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Publication numberUS3239761 A
Publication typeGrant
Publication dateMar 8, 1966
Filing dateMay 2, 1961
Priority dateMay 2, 1961
Publication numberUS 3239761 A, US 3239761A, US-A-3239761, US3239761 A, US3239761A
InventorsGoode Mckay
Original AssigneeMartin Marietta Corp
Export CitationBiBTeX, EndNote, RefMan
External Links: USPTO, USPTO Assignment, Espacenet
Discrete address communication system with random access capabilities
US 3239761 A
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Description  (OCR text may contain errors)

March 8, 1966 McKAY GOODE DISCRETE ADDRESS COMMUNICATION SYSTEM WITH RANDOM ACCESS CAPABILITIES 6 Sheets-Sheet 1 Filed May 2, 1961 COMM. OVERIDE PUSH T0 RESET VOLUME NORMAL MONITOR IN VEN TOR. M K AY G O O D E BY Wm ATTOR.

March 8, 1966 McKAY GOODE 3,239,761

DISCRETE ADDRESS COMMUNICATION SYSTEM WITH RANDOM ACCESS CAPABILITIES Filed May 2, 1961 6 Sheets-Sheet 2 2o 0 sc Y R 22 I 27 If 23 x 25 SPEECH P PM ADDRESS osc POWER IN MOD cooER F AMPL 0 so F3 TRANSMITTER K K lF-F 0ET- Q 321 55 R F ADD. MIXER lF-Fz -DET DCDR IF-E 0 ET RECEIVER TRANSMITTER A SIGNAL CHANNEL RECEIVER B l I I PULSE POWER REFERENCE CHANNEL MEAS'MENT SlGNAL GENERATOR AMPLIFIER CIRCUIT DETECTION S|GNAL CONTROL SIGNAL CONTROL SIGNAL CHANNEL MEASMENT SIGNAL PULSE POWER cIRcuIT DETECTION eENERAToR AMPLIFIER A REFERENCE CHANNEL I REcEIvER A TRANSMITTER B 2 Jig 7 INVENTOR. M KAY GOODE March 8, 1966 McKAY GOODE DISCRETE ADDRESS COMMUNICATION SYSTEM WITH RANDOM ACCESS CAPABILITIES 6 Sheets-Sheet 5 Filed May 2, 1961 R E mm m omm m D @H? m mzj .GQ 2 LII ESE AI m w 5 50 a mmEQz Y MEWS umo M I :60 50 5 92 c W A M 02a N56 55E I as; :5 .1 5880 E9; Al 32 EQ .52 H: Al EXEA L m 3 51 w .23 E3 292 92 w wz. $51 I A! Ea Al as; Al I 2 6a uwE E: I m 0 5:3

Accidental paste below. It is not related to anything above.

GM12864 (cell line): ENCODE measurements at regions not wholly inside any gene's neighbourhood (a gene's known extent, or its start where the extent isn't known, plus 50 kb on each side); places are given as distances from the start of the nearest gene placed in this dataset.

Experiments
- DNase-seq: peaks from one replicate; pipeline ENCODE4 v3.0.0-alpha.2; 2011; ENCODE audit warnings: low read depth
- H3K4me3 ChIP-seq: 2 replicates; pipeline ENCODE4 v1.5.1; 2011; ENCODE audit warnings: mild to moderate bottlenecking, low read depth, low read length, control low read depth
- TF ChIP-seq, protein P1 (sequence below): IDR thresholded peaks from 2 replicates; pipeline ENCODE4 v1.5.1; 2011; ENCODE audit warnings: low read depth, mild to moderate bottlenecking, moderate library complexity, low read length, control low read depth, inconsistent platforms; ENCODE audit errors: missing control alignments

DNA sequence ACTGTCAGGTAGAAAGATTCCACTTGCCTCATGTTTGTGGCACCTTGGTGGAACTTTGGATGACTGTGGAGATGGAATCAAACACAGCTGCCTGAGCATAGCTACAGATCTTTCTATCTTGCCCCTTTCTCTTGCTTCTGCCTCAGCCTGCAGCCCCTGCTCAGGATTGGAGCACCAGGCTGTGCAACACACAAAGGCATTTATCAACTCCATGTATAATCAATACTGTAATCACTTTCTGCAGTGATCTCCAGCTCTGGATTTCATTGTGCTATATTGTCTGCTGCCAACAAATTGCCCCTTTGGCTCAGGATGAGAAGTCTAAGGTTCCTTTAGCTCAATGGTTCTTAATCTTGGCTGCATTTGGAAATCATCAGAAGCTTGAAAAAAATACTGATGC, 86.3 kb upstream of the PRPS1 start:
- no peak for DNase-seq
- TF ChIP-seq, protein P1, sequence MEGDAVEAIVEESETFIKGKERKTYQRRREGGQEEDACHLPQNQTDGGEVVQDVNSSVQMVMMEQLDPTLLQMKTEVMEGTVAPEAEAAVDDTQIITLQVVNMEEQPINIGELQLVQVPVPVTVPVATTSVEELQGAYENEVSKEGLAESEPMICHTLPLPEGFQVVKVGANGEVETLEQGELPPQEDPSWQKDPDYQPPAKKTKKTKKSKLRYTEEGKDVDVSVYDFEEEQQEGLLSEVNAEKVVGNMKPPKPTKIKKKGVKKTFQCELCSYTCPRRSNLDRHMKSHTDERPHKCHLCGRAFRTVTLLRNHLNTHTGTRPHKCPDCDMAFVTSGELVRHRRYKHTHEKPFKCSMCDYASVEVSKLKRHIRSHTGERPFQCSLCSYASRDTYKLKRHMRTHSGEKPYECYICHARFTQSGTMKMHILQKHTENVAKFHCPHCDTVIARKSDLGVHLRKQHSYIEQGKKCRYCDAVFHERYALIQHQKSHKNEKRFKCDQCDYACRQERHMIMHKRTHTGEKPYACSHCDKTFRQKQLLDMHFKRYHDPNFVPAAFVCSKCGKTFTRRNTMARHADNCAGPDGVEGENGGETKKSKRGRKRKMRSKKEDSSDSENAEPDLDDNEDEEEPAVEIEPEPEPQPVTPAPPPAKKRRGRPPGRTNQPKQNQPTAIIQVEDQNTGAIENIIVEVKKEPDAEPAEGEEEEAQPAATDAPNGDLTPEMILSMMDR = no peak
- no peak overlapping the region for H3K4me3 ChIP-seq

wz we as? 0;; I :5 I as; Q 5 55 mmoouzw D 52o. SSS I. SEE. 05 I :5 um o 955 .II J 630 fitzzw g March 8, 1966 MGKAY GOODE DISCRETE ADDRESS COMMUNICATION SYSTEM WITH RANDOM ACCESS CAPABILITIES 6 Sheets-Sheet 6 Filed May 2, 1961 I'll INVENTOR. M K AY G O O D E BY Illlllll alllllllll EmOm m 3 ATI E United States Patent 3,239,761 DISCRETE ADDRESS COMMUNICATION SYSTEM WITH RANDOM ACCESS CAPABILITIES McKay Geode, Orlando, Fla, assignor to Martin-Marietta Corporation, a corporation of Maryland Filed May 2, 1961, Ser. No. 107,194 1 Claim. (Cl. 325-22) This invention relates to a radio telephone system utilizing both time and frequency coding, and more particularly to a multiple station wireless communications system utilizing short duty cycle pulse techniques as well as spread spectrum techniques for providing all of the characteristics of normal telephone service without the limitation of wires and switching centrals, thus enabling messages to be transmitted selectively etween two or more stations in the system, to the temporary exclusion of the other stations.